Storage and processing circuitry 30 may be used to run software on device 10, such as internet browsing applications, voice-over-internet-protocol (VOIP) telephone call applications, email applications, media playback applications, operating system functions, etc. To support interactions with external equipment, storage and processing circuitry 30 may be used in implementing communications protocols. Communications protocols that may be implemented using storage and processing circuitry 30 include internet protocols, wireless local area network protocols (e.g., IEEE 802.11 protocols—sometimes referred to as WiFi®), protocols for other short-range wireless communications links such as the Bluetooth® protocol, cellular telephone protocols, MIMO protocols, antenna diversity protocols, satellite navigation system protocols, etc.

Device 10 may include input-output circuitry 44. Input-output circuitry 44 may include input-output devices 32. Input-output devices 32 may be used to allow data to be supplied to device 10 and to allow data to be provided from device 10 to external devices. Input-output devices 32 may include user interface devices, data port devices, and other input-output components. For example, input-output devices may include touch screens, displays without touch sensor capabilities, buttons, joysticks, scrolling wheels, touch pads, key pads, keyboards, microphones, cameras, speakers, status indicators, light sources, audio jacks and other audio port components, digital data port devices, light sensors, accelerometers or other components that can detect motion and device orientation relative to the Earth, capacitance sensors, proximity sensors (e.g., a capacitive proximity sensor and/or an infrared proximity sensor), magnetic sensors, a connector port sensor or other sensor that determines whether device 10 is mounted in a dock, and other sensors and input-output components.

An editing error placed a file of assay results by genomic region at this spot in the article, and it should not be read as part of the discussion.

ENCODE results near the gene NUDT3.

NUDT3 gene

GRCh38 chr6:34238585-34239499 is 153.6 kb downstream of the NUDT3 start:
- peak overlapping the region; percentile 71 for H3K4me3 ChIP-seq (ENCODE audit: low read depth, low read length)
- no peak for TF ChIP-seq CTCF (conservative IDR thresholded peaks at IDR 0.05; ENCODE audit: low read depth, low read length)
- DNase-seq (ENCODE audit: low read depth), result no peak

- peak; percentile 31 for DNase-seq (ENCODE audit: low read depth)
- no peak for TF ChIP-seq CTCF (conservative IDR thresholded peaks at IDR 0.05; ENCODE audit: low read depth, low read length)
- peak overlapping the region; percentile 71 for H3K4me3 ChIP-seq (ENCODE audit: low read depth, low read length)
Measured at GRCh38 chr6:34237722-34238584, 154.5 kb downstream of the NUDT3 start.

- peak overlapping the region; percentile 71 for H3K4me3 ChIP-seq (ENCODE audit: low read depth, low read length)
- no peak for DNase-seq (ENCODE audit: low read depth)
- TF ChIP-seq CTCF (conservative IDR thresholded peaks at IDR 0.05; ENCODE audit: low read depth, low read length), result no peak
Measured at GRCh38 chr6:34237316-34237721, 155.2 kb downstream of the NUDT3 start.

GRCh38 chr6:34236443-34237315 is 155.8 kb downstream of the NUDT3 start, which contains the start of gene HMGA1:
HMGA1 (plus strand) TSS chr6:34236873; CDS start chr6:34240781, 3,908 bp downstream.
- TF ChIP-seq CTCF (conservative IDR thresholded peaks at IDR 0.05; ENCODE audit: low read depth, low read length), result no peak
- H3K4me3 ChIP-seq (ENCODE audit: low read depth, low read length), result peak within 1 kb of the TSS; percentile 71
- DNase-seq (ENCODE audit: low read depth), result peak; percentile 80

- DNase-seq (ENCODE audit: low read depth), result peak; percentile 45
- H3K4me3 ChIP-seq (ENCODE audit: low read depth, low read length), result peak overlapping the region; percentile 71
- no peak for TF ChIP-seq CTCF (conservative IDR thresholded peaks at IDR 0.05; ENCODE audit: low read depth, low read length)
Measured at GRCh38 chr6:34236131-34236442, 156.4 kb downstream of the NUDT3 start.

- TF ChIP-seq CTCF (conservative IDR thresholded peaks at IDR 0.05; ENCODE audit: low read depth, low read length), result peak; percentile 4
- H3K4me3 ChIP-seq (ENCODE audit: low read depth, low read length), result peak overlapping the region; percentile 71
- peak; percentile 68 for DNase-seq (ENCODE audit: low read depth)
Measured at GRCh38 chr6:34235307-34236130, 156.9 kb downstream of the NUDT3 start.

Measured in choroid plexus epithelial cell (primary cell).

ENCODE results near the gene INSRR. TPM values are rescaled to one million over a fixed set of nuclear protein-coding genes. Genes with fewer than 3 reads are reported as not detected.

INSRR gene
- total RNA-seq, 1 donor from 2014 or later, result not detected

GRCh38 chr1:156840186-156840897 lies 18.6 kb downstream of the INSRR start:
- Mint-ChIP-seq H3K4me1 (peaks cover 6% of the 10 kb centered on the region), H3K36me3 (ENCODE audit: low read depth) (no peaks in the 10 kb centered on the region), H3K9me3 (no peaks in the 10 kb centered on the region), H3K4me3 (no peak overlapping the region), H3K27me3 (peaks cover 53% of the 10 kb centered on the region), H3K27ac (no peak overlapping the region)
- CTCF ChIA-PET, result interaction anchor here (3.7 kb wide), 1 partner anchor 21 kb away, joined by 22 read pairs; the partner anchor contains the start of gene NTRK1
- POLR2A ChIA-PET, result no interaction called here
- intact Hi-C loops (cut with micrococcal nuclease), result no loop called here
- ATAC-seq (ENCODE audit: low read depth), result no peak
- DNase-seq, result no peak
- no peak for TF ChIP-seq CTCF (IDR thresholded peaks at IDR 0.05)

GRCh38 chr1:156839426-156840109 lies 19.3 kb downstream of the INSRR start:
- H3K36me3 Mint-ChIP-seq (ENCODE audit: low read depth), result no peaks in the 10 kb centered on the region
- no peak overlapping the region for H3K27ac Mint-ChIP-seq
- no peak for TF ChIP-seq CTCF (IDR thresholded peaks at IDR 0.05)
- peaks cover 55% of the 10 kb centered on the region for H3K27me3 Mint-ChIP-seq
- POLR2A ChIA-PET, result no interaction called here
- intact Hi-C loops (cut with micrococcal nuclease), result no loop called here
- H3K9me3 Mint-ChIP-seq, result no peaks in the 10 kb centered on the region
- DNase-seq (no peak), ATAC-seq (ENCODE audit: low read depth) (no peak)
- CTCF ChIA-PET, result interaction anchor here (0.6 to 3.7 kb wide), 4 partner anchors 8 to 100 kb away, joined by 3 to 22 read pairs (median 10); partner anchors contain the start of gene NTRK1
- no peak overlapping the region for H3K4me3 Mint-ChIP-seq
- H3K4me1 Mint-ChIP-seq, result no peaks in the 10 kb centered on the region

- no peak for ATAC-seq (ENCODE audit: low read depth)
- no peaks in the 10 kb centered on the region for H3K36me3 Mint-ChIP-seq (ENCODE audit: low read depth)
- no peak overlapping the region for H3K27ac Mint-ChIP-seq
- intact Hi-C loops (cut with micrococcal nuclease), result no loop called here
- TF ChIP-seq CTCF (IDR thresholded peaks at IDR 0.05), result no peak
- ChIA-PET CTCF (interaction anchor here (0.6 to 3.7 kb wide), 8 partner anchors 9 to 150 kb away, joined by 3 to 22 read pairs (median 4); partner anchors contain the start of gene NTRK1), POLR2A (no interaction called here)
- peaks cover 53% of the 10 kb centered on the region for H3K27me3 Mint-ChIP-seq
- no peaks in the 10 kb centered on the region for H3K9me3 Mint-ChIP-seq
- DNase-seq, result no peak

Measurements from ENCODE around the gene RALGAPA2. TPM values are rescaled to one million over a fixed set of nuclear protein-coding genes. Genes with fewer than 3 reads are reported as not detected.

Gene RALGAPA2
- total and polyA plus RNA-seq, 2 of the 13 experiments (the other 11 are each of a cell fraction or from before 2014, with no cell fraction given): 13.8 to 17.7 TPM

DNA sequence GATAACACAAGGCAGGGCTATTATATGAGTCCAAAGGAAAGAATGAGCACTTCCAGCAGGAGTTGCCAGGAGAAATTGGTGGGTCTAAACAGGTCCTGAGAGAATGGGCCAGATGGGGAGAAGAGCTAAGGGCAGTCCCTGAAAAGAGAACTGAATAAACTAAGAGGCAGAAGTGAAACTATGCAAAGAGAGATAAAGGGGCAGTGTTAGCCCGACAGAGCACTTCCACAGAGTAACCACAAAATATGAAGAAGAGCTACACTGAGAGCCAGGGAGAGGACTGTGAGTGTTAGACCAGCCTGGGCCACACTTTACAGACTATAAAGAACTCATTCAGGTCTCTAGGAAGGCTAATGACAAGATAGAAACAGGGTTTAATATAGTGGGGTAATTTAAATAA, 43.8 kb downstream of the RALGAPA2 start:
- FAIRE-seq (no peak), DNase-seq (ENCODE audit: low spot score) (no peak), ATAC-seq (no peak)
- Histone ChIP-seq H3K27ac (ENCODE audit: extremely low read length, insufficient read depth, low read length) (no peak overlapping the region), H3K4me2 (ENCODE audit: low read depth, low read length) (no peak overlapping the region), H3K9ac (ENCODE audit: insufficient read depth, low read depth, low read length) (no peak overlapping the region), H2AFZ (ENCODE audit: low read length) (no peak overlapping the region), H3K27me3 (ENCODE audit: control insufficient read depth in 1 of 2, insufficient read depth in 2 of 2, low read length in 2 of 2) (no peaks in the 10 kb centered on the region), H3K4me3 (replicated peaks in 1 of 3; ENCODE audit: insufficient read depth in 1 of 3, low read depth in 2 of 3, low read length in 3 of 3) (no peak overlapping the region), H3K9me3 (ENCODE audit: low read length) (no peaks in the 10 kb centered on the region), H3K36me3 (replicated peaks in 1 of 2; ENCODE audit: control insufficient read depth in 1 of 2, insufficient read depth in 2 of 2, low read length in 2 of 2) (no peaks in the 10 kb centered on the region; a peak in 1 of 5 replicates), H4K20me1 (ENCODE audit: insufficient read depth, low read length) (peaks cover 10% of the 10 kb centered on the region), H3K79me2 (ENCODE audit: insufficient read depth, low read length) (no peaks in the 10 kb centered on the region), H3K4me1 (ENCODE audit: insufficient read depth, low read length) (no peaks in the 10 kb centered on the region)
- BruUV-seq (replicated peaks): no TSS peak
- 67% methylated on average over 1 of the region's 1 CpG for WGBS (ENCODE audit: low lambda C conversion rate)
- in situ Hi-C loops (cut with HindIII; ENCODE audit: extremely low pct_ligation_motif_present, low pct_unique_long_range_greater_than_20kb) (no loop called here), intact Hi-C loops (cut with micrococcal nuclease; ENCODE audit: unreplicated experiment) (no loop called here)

Input-output circuitry 44 may include wireless communications circuitry 34 for communicating wirelessly with external equipment. Wireless communications circuitry 34 may include radio-frequency (RF) transceiver circuitry formed from one or more integrated circuits, power amplifier circuitry, low-noise input amplifiers, passive RF components, one or more antennas 40, transmission lines, and other circuitry for handling RF wireless signals. Wireless signals can also be sent using light (e.g., using infrared communications).

Wireless communications circuitry 34 may include radio-frequency transceiver circuitry 90 for handling various radio-frequency communications bands. For example, circuitry 34 may include transceiver circuitry 36, 38, 42, and 46.

Transceiver circuitry 36 may be wireless local area network transceiver circuitry that may handle 2.4 GHz and 5 GHz bands for WiFi® (IEEE 802.11) communications and that may handle the 2.4 GHz Bluetooth® communications band.

Circuitry 34 may use cellular telephone transceiver circuitry 38 for handling wireless communications in frequency ranges such as a low communications band from 700 to 960 MHz, a midband from 1710 to 2170 MHz, and a high band from 2300 to 2700 MHz or other communications bands between 700 MHz and 2700 MHz or other suitable frequencies (as examples). Circuitry 38 may handle voice data and non-voice data.

Millimeter wave transceiver circuitry 46 may support communications at extremely high frequencies (e.g., millimeter wave frequencies from 10 GHz to 400 GHz or other millimeter wave frequencies).

Wireless communications circuitry 34 may include satellite navigation system circuitry such as Global Positioning System (GPS) receiver circuitry 42 for receiving GPS signals at 1575 MHz or for handling other satellite positioning data (e.g., GLONASS signals at 1609 MHz). Satellite navigation system signals for receiver 42 are received from a constellation of satellites orbiting the earth.

In satellite navigation system links, cellular telephone links, and other long-range links, wireless signals are typically used to convey data over thousands of feet or miles. In WiFi® and Bluetooth® links and other short-range wireless links, wireless signals are typically used to convey data over tens or hundreds of feet. Extremely high frequency (EHF) wireless transceiver circuitry 46 may convey signals over these over these short distances that travel between transmitter and receiver over a line-of-sight path. To enhance signal reception for millimeter wave communications, phased antenna arrays and beam steering techniques may be used. Antenna diversity schemes may also be used to ensure that the antennas that have become blocked or that are otherwise degraded due to the operating environment of device 10 can be switched out of use and higher-performing antennas used in their place.

Wireless communications circuitry 34 can include circuitry for other short-range and long-range wireless links if desired. For example, wireless communications circuitry 34 may include circuitry for receiving television and radio signals, paging system transceivers, near field communications (NFC) circuitry, etc.